The CMS officials go on to state that “Additionally, the longer performance period (a year) is consistent with how many of the measures used in our program were designed to be reported and performed, such as Quality #303 (Cataracts: Improvement in Patient’s Visual Function within 90 days Following Cataract Surgery) and quality #304) Cataracts: Patient Satisfaction within 90 Days Following Cataract Surgery). Finally, some of the measures do not allow for a 90-day performance period (such as those looking at complications after certain surgeries or improvement in certain conditions after treatment). In regards to the recommendation of providing bonus points to MIPS-eligible clinicians that report for a performance period longer than 90 days, we believe a more appropriate incentive is for MIPS-eligible clinicians to performance on a full year so that they have the ability to improve their performance due to having a larger sample size, etc. We also understand the commenters’ preference of a 90-day performance period, so that there is adequate time to update systems and train staff. We agree that adequate time is needed to update systems, workflows, and train staff. However, we note that the quality measures are finalized as part of this final rule, and the specifications are published on our website by no later than December 1 prior to the performance period.”

The explanation goes on, but the gist of it seems to be that CMS officials believe that the value of robustness of data will outweigh the hassle factor for practicing physicians.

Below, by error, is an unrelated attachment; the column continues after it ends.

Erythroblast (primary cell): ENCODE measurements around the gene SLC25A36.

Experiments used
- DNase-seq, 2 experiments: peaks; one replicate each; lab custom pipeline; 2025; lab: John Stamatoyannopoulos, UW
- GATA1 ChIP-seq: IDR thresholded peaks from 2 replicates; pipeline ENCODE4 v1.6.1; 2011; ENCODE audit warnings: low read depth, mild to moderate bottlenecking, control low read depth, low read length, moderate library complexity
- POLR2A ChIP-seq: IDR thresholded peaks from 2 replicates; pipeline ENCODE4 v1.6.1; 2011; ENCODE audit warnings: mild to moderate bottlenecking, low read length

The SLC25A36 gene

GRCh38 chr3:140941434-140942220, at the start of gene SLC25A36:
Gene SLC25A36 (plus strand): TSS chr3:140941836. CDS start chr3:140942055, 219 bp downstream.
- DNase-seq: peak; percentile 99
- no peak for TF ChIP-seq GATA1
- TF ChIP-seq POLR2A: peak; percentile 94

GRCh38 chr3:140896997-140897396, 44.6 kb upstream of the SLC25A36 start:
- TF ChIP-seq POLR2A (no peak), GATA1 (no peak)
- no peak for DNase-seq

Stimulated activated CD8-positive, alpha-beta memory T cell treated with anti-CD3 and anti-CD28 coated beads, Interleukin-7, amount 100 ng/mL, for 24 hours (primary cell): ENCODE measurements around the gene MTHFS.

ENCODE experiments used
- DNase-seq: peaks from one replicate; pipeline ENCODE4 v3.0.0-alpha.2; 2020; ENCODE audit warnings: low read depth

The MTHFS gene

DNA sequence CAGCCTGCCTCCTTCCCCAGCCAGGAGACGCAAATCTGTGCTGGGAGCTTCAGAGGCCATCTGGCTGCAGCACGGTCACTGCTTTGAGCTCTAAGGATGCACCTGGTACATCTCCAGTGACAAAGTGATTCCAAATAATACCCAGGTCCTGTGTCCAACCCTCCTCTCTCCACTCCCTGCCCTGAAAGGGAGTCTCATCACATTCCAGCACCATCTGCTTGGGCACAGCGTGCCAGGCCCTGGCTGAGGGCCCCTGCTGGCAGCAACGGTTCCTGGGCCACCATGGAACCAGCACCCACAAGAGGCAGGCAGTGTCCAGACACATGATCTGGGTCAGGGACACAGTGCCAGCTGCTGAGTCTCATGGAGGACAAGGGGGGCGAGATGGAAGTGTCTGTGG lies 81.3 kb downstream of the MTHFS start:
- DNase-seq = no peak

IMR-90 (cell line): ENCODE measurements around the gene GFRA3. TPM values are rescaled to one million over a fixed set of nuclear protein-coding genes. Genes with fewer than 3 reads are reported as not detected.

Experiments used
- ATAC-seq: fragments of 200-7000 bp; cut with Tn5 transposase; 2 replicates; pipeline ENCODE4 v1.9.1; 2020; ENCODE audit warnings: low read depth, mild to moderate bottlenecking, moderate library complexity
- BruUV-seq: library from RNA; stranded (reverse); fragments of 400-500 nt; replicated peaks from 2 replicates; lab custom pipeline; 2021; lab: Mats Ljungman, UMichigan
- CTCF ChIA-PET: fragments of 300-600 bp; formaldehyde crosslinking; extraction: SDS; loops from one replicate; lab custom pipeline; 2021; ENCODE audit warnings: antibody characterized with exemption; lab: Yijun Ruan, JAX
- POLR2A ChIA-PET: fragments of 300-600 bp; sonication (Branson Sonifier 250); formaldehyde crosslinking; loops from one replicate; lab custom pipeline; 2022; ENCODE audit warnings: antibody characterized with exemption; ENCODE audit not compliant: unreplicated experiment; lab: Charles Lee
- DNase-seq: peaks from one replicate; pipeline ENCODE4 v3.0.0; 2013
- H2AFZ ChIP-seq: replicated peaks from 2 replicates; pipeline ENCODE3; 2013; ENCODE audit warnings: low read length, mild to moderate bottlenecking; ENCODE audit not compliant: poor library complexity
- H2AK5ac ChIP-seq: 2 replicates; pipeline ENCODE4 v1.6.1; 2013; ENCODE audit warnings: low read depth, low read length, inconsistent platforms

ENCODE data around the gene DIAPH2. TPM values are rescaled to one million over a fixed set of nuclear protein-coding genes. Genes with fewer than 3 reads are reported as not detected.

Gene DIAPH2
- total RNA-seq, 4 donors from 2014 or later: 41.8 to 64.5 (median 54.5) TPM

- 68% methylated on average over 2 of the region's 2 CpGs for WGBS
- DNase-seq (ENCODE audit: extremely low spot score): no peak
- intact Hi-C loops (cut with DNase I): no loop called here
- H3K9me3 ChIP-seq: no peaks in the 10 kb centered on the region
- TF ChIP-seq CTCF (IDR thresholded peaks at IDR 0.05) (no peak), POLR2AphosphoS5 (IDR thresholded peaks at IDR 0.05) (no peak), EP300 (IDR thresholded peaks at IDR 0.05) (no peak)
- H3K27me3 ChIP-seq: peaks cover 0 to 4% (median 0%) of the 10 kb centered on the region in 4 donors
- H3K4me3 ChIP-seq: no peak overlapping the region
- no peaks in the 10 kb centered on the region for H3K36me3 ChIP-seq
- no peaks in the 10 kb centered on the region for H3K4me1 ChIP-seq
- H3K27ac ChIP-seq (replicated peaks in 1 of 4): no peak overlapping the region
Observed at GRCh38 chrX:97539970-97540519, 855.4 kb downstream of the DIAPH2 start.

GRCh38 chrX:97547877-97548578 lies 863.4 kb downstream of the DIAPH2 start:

I’m not so sure. Because truly, for many practicing physicians, the year-long reporting period will indeed prove a source of frustration, and even resentment, at CMS. And is that really what CMS officials want, at this moment in the forward evolution of the QPP program?

We’ll have to see how all this plays out. Perhaps physicians will simply become accustomed to all these elements. But I would hope that CMS’s calculations on all these elements turn out to be the right ones, because there is a level at which federal healthcare officials need some level of goodwill from practicing physicians.

In any case, all of these elements will be very important for healthcare IT leaders, as they increasingly become drawn into physicians’ practice issues, because of all the reporting elements in MACRA/MIPS. So going forward, there will be no “down time” for CIOs, CMIOs, and all their colleagues, as they move forward, hopefully rapidly and skillfully, to support their salaried and affiliated physicians to meet the requirements under a law that will inevitably transform in many ways conceptual and practical, how physicians practice medicine in the second and third decades of the 21st century. And in that, there is some certainty: the certainty that the forward evolution of the implementation of the MACRA law will mean definite additions to the to-do lists of CIOs, CMIOs, and all their colleagues in healthcare IT and clinical informatics.